Bulk buy schemes: community discounts for energy efficiency
CSE’s Bridget explains how to get a good deal for everybody
15 July 2014
Now is a great time for local energy groups to be looking at bulk buy schemes. There is a huge amount of media attention and public interest in energy prices, fuel poverty and national energy security. Recently introduced government subsidies, discounts, cashback deals, payments and incentives can make energy saving improvements even more attractive.
What’s great about bulk buy is that a local group can set up a scheme which is very low cost and easy to run (e.g. they get a discount for bulk purchasing low energy lightbulbs or draught-proofing materials from a supplier, and sell them on to community members at a reduced price) - or you can set your sights on something much more ambitious (e.g. solar panel installations or a whole street retrofit). The endorsement of a trustworthy local community group provides a level of reassurance to local people, and keeping it local means you can focus on products and services most suited to the local area.
Here at CSE we think bulk buy schemes are a great way for community groups to make a real difference to low cost, energy efficient running of homes, not least because they get people talking. Local, visible schemes create a sense that your neighbours are interested in and taking action on low carbon retrofit and this helps to build a ‘social norm’ around energy efficiency. Most people don’t want to be the odd one out, and the perception that ‘everyone else is doing it’ means more people will start to make changes. And that’s something which is desperately needed when we still have such a long way to go to bring our housing stock up to scratch.
Here's a short animation we made on the topic, as part of our PlanLoCaL toolkit which you can access at www.planlocal.org.uk
An example: Manchester's Carbon Co-op
Carbon Co-op is community benefit society, owned and run by its members. Their aim is to make energy saving improvements more affordable and simpler to buy. To help to make this happen, they have set up a number of bulk buy schemes so local householders can club together and get discounts on low carbon products and services. Jonathan Atkinson, who co-founded Carbon Co-op explains: “It’s all about member benefits and collaborating to get the costs down. When you join the Co-op, you get access to deals like cheaper energy monitors, insulation, a home energy survey, solar panels…”
In this example, the Co-op is a membership organisation, and to benefit from their bulk buy initiatives, local people need to sign up and pay a small joining fee. That entitles them to a whole range of member discounts. Having a good pool of members give the Co-op a stronger negotiating position to get discounts from businesses and suppliers.
But if co-ops, memberships, and fees are not your thing, don’t worry. As with most community energy projects, there are many different ways to go about it. Different things work in different places, and approaches to setting up a basic bulk buy scheme can actually be very simple. The Carbon Co-op, for example, has developed a wide range of different schemes across Greater Manchester using different approaches. They've done:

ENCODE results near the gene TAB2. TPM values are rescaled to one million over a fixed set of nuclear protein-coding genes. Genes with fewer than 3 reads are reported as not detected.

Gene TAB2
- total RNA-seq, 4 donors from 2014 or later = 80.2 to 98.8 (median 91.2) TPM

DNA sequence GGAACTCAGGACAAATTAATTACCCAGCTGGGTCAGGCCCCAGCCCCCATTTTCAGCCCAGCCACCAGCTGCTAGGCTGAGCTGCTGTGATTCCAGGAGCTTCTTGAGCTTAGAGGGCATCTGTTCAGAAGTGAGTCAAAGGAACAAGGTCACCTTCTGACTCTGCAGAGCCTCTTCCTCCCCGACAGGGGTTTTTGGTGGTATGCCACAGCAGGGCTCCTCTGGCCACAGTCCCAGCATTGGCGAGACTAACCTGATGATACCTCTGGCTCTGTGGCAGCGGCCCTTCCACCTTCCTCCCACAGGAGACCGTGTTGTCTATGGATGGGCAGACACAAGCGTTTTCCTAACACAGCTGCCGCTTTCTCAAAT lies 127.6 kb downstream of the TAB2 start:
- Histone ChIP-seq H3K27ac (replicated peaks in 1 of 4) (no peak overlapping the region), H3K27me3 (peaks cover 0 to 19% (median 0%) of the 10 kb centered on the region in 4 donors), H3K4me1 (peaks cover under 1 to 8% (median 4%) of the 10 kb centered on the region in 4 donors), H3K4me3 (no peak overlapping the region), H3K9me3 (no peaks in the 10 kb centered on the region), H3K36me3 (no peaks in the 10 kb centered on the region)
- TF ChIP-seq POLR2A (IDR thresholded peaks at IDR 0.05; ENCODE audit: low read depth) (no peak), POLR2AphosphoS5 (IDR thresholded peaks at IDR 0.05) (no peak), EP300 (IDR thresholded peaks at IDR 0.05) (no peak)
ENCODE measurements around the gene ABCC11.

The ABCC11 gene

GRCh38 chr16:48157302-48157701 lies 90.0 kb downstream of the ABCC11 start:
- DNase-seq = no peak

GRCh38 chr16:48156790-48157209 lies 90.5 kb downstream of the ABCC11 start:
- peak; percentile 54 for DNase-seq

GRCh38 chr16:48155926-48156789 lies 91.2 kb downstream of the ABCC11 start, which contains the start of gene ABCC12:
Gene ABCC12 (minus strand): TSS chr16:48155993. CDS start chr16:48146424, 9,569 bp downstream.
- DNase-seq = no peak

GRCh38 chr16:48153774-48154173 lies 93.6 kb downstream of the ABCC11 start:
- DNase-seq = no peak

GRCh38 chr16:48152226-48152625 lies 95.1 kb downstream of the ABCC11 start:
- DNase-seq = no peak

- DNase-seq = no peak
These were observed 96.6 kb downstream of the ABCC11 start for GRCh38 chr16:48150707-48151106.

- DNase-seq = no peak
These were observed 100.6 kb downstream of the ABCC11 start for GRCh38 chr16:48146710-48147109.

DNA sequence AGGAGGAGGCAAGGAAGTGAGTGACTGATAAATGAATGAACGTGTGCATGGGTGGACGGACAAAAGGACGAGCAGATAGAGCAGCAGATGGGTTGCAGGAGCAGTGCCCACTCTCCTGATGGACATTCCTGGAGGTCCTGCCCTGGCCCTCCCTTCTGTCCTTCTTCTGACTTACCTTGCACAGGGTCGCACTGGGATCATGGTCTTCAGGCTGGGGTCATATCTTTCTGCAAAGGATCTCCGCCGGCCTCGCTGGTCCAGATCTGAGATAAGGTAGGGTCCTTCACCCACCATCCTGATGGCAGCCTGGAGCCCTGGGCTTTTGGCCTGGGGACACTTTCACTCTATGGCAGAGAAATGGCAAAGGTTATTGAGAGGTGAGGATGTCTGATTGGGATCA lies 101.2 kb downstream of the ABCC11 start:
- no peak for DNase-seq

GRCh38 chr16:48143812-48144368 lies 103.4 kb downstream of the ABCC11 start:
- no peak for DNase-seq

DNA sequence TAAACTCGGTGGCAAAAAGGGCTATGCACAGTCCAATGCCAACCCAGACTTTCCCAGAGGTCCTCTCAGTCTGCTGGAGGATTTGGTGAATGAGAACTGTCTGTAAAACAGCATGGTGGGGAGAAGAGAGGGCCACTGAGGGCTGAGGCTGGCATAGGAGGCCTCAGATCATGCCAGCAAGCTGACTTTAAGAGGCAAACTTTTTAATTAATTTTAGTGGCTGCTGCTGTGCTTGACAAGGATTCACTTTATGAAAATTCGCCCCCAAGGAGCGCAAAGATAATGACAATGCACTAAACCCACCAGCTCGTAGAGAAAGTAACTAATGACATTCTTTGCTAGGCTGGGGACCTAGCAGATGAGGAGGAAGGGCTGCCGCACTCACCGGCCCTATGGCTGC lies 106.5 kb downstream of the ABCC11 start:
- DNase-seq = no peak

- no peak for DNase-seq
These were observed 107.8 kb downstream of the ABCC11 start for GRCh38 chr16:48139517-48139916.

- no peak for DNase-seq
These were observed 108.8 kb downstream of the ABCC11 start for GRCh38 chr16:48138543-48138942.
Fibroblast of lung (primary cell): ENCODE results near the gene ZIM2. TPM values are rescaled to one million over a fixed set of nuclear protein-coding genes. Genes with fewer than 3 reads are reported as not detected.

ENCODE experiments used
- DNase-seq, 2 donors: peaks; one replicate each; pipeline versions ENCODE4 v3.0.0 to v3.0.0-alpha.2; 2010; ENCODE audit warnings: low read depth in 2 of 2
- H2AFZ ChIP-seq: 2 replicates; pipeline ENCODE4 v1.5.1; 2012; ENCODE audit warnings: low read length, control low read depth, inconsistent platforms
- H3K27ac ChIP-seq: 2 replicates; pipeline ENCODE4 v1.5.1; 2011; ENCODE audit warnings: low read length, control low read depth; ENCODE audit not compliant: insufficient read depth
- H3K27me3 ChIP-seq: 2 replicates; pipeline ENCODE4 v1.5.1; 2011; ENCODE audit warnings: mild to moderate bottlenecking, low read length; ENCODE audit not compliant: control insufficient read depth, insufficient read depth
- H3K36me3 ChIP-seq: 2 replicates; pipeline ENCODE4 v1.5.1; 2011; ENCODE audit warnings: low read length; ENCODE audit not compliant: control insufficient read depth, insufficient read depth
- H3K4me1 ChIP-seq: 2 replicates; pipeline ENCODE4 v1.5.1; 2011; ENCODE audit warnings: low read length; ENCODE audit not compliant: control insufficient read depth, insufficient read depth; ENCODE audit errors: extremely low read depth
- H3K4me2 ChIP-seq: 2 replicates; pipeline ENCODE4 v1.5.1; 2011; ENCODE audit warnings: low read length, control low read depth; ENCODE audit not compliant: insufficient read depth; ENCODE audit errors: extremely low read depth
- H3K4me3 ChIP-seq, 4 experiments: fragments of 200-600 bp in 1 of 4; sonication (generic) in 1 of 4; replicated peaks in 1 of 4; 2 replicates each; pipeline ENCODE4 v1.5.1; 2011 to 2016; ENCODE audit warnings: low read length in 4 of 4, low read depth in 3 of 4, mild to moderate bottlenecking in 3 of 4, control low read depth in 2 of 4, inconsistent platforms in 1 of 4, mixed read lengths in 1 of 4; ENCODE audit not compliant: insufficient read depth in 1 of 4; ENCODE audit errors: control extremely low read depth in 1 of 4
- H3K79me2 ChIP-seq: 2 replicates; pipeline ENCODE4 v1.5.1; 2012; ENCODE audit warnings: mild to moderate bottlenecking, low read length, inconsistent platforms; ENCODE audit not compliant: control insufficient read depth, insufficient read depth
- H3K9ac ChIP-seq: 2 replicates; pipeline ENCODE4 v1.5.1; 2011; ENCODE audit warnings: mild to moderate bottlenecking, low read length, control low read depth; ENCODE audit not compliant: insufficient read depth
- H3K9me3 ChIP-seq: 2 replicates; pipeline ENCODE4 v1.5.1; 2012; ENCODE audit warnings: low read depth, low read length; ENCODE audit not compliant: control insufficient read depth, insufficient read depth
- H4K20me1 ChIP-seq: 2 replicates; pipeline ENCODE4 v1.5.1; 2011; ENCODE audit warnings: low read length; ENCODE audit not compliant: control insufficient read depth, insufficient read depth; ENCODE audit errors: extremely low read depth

- Member discounts – the Co-op negotiated 5% discounts for members on a range of products and services like equipment from B&Q or car club membership.
- Solar PV – the Co-op negotiated discounts for solar PV installations from one preferred supplier, in return for increased business from Co-op members
- Triple glazing – Carbon Co-op agreed a 5% discount on triple glazing for its members from the Green Building Store.
- LED bulbs – here the Co-op negotiated a bulk buy deal from a wholesaler. Having bought the bulbs, they then sell them on to members at a discount.
- Whole house retrofit – Carbon Co-op is currently carrying out a huge project retrofitting homes in the Greater Manchester area. The Co-op has separate contracts with each of 12 home owners, and by batching up work tasks and offering a larger contract to installers they have been able to negotiate bulk purchase discounts which would not have been possible for individual householders. Work at this scale is obviously much more costly than some of the other Co-op schemes (prices range from £20,000 to £50,000 per property). So 0% loans for householders have been arranged through the council and Government, along with Green Deal cashback and ECO grants.
If you're part of a local energy group, why not give a bulk buy scheme a try? If you want to know more about how to get started, there are some links and resources below, or contact our national community energy support team at: firstname.lastname@example.org.
Want to know more?
Bulk buy schemes
- The original manual which Carbon Co-op produced for the Moss Side project is available online: www.kindling.org.uk/carbon-coop-manual-moss-side-edition
- There’s an overview of a bulk buy model outlined on the Community Pathways website: www.communitypathways.org.uk/approach/429/full
Help from PlanLoCaL (Planning for Low Carbon Living)
- CSE’s PlanLoCaL toolkits contain guidance, resources, templates, films and more to help you get your own community energy projects off the ground. www.planlocal.org.uk
- There’s lots of suggestions and useful downloads on this page: www.planlocal.org.uk/pages/getting-people-involved/involving-local-people-and-organisations
Green Open Homes
- Running a green open homes event is a good way to flag up practical schemes, discounts and offers which visitors can take up. To find out more, see: www.greenopenhomes.net
- Here’s a look at Carbon Co-op’s eco-homes event: http://carboncoop.greenopenhomes.net
Image: Carbon Co-op